UMD researchers awarded $5.3M NIH BRAIN Initiative grant

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Left to right: Behtash Babadi, Patrick Kanold, Wolfgang Losert

Three researchers with the University of Maryland’s Brain and Behavior Initiative (BBI)— Assistant Professor Behtash Babadi (ECE), Professor Patrick Kanold (Biology), and Professor Wolfgang Losert (Physics/IPST/IREAP)— are part of an 11-investigator team that has won one of nine recent BRAIN Initiative U19 center grants awarded by the National Institutes of Health. The Maryland researchers are part of “Readout and control of spatiotemporal neuronal codes for behavior,” a $20M, five-year project led by John Maunsell, a professor of neurobiology at the University of Chicago. Preliminary data for part of the grant were obtained with the support of seed funding to Kanold and Losert from BBI.

The U19 center grants are among the largest awards given by NIH, dedicated to highly ambitious, multi-disciplinary, multi-university projects. The portion of the project coming to the Maryland researchers is expected to be worth approximately $5.3M. Other institutions with investigators involved in the project include NIH’s National Institute of Mental Health, the New York University School of Medicine, the Universidad Nacional de San Martin in Argentina, and the Instituto Italiano di Tecnologia. This connection with NIH strengthens collaborations between the NIH Bethesda campus and the University of Maryland in the area of neuroscience.

The project aims to revolutionize our understanding of brain function by providing a unifying account of how brain activity and behavior are mutually informing. Currently, research tends to examine the complex interaction of brain activity and behavior as separate problems, but the U19 team examines how these two elements operate simultaneously: how the external world shapes the patterns of brain activity, how brain activity results in the manifestation of behavior, how the elicited behavior in turn reshapes the brain, and so on. In other words, the project provides a clearer picture of the brain in real time.

In the past, neuroscience has mapped what happens in the brain given particular sensory inputs (neural code) and has studied how the different parts of the brain “read” the information contained in the neural activity in order to form behaviors like decision-making (readout). The U19 team’s research considers these two fields in tandem. They offer a unified explanation for the dynamic dialogue between neural code and readout—namely, how the brain simultaneously performs coding and readout in order to translate sensory input into behavior and to adapt its internal activity to the behavioral context. To address this, the U19 team integrates various theoretical and experimental approaches, particularly single-cell resolution imaging, to further control and guide behavior by manipulating brain activity, with a focus on the three senses of vision, audition, and olfaction.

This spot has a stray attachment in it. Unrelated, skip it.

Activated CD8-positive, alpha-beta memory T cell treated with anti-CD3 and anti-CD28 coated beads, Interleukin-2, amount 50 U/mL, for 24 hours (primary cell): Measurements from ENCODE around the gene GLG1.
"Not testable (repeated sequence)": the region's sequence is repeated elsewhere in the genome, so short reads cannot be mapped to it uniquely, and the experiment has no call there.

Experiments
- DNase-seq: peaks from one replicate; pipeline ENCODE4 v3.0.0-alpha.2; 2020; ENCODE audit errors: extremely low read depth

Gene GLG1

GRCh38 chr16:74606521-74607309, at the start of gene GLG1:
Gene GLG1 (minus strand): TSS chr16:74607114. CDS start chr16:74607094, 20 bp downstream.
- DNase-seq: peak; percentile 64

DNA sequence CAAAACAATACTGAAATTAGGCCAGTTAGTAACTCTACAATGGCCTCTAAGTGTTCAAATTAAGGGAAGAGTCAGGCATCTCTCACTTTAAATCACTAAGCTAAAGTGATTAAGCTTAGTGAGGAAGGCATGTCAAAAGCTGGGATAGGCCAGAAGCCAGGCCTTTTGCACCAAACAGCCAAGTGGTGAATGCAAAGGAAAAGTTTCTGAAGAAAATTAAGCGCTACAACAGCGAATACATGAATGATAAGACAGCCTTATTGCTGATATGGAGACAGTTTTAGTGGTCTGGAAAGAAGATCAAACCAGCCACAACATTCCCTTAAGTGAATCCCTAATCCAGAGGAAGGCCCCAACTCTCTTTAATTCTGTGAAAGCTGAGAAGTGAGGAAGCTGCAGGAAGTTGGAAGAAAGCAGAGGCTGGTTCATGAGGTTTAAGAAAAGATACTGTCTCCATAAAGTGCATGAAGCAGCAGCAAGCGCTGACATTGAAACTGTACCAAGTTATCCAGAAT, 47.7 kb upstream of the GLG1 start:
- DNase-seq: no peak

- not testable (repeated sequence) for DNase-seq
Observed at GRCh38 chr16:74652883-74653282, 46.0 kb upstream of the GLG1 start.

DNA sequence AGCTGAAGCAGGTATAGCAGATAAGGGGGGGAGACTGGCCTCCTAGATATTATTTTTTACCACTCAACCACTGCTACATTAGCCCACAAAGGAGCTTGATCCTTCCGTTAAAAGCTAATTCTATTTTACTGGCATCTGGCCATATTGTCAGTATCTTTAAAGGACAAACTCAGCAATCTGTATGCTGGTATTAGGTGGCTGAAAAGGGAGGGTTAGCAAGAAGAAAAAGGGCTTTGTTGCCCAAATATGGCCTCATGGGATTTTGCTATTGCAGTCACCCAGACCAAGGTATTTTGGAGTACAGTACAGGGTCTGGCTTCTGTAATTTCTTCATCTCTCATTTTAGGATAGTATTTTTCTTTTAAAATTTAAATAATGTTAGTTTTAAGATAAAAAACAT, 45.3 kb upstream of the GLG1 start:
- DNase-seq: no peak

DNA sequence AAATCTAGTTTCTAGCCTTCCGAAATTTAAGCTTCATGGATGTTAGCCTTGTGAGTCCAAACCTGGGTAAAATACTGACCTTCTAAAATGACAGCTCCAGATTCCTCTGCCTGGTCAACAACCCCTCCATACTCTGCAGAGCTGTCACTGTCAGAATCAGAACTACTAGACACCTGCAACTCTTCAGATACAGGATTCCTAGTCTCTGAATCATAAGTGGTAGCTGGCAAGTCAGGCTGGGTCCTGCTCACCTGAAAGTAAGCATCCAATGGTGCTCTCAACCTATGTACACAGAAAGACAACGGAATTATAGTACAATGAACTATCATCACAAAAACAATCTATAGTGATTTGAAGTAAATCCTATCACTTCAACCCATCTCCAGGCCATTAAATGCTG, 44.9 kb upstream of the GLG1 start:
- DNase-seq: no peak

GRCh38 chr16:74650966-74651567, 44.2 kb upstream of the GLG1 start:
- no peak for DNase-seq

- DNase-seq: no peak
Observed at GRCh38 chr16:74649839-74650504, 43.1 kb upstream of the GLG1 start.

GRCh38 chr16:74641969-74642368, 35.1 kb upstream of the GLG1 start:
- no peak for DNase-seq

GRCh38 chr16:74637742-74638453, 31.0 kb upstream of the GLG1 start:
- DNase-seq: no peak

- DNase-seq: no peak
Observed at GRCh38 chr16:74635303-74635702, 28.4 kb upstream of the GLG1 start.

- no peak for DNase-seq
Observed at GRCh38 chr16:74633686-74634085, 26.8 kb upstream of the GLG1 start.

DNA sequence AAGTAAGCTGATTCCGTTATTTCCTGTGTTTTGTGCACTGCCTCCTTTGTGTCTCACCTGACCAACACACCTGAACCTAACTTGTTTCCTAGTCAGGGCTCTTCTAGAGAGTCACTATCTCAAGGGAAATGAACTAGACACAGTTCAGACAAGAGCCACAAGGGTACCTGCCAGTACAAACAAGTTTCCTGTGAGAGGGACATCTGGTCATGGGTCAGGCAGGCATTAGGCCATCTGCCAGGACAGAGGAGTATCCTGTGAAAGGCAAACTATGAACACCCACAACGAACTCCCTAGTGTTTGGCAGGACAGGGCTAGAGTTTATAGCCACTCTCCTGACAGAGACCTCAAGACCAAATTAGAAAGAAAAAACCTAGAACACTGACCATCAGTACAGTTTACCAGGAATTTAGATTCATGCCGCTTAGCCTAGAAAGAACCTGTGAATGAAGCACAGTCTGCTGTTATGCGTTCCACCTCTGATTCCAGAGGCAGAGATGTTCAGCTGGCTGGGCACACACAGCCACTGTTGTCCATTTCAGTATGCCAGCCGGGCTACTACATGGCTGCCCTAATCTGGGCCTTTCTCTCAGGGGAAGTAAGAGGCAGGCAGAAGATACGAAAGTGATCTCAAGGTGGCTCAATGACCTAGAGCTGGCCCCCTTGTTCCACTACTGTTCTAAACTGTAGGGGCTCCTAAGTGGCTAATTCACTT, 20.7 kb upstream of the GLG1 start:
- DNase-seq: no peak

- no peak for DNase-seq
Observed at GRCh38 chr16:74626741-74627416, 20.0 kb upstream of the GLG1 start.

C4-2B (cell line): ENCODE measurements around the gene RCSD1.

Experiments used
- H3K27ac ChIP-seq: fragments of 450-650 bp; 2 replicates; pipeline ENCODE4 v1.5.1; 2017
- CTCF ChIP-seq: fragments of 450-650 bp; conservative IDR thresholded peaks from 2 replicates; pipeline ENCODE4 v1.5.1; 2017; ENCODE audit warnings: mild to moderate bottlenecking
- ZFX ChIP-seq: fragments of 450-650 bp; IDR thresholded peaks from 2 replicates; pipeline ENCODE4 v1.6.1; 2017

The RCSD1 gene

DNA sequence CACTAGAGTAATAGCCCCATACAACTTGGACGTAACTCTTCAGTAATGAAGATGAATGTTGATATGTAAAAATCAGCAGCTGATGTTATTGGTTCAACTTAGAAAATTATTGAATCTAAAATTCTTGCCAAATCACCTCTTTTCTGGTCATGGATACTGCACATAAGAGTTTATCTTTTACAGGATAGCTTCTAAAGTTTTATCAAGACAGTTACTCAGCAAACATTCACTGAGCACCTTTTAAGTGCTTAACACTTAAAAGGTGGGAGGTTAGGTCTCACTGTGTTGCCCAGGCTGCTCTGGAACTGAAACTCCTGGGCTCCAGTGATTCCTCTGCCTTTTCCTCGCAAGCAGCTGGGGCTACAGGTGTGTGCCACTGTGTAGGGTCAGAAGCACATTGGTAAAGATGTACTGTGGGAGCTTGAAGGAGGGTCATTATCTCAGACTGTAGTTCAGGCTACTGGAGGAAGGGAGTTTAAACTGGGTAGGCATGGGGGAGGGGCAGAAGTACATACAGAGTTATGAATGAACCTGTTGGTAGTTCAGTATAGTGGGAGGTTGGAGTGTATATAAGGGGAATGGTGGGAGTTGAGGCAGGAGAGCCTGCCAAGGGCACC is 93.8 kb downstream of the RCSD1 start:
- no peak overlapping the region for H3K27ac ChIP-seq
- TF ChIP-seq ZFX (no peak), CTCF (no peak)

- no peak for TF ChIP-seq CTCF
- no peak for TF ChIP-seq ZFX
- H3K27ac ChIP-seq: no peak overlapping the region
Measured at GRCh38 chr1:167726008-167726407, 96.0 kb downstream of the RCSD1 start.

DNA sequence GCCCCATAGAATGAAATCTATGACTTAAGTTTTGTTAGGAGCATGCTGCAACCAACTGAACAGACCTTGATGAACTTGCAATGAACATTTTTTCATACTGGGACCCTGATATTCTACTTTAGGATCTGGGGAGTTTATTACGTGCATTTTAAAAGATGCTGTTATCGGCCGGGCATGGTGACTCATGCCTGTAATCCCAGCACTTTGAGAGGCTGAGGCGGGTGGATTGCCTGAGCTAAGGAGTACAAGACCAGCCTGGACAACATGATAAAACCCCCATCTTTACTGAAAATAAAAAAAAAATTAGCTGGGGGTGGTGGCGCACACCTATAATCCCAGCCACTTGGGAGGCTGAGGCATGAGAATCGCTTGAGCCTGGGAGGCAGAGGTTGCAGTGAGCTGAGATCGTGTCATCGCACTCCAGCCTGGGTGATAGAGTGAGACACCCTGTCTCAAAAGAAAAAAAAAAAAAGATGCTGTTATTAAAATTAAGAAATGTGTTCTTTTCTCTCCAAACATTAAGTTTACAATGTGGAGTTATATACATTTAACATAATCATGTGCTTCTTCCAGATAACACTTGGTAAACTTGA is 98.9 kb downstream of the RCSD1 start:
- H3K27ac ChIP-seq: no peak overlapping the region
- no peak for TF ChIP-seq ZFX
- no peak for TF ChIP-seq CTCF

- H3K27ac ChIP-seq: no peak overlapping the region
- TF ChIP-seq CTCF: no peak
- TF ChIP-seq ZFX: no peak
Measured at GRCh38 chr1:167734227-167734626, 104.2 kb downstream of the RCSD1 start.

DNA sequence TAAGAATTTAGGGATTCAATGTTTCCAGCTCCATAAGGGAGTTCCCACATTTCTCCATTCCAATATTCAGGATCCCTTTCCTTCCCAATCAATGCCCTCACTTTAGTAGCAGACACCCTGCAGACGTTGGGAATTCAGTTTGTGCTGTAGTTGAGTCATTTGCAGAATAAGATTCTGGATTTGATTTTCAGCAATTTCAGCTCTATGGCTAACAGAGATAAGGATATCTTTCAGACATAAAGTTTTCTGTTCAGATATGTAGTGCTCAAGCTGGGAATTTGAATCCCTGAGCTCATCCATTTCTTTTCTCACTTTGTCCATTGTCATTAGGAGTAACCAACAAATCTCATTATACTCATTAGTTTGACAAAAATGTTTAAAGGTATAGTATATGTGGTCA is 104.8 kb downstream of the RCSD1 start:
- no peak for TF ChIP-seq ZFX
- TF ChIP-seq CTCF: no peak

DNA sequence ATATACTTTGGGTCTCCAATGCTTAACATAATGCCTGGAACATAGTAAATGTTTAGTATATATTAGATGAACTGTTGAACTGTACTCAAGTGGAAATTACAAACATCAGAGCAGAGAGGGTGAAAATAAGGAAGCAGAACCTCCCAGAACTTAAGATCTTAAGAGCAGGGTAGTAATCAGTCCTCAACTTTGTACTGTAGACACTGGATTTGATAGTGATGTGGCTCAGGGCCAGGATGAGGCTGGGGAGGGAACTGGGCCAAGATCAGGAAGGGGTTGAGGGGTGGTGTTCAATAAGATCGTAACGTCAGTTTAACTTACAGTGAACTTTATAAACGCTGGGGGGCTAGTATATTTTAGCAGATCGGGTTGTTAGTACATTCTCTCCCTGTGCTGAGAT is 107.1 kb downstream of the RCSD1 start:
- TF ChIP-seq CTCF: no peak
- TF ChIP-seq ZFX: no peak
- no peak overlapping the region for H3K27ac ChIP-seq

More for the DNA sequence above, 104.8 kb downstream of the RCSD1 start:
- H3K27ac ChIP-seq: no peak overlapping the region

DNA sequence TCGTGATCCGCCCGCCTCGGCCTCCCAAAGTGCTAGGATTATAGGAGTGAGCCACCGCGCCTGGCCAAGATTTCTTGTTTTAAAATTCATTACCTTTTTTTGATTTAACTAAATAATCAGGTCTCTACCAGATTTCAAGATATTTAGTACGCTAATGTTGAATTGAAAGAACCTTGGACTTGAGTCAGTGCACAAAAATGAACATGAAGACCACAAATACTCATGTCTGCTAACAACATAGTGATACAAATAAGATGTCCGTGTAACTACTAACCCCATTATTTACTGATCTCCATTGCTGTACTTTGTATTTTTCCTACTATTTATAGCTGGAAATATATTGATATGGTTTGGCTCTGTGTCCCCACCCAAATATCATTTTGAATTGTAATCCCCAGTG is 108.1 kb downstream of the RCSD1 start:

The team is composed of computational and systems neuroscientists, physicists and engineers. From UMD, Losert is leading the “Data Science Core,” which aims at streamlining and centralizing the data collection, analysis, and experimental design seamlessly across the various scientific projects. Kanold heads the science project titled, “Determining which Neurons Contribute to a Particular Behaviorally Distinguishable Percept,” with the goal of establishing causal links between neural activity and behavior. Babadi is in charge of neural modeling, statistical data analysis, and model-based experimental design for the three science projects. He is also contributing data science tools to the Data Science Core.

The collaborative nature of this project is crucial to investigating the complex relationship between the brain and behavior, as it requires a tight integration of state-of-the-art optical imaging and stimulation, cellular electrophysiology, theoretical modeling, and large-scale data analysis. The U19 team’s unifying framework, which accounts for the simultaneous operation of neural code and readout, will allow the broader neuroscience community to resolve ongoing debates regarding neural coding that have been previously stymied by considering only half of the problem.

Published February 5, 2019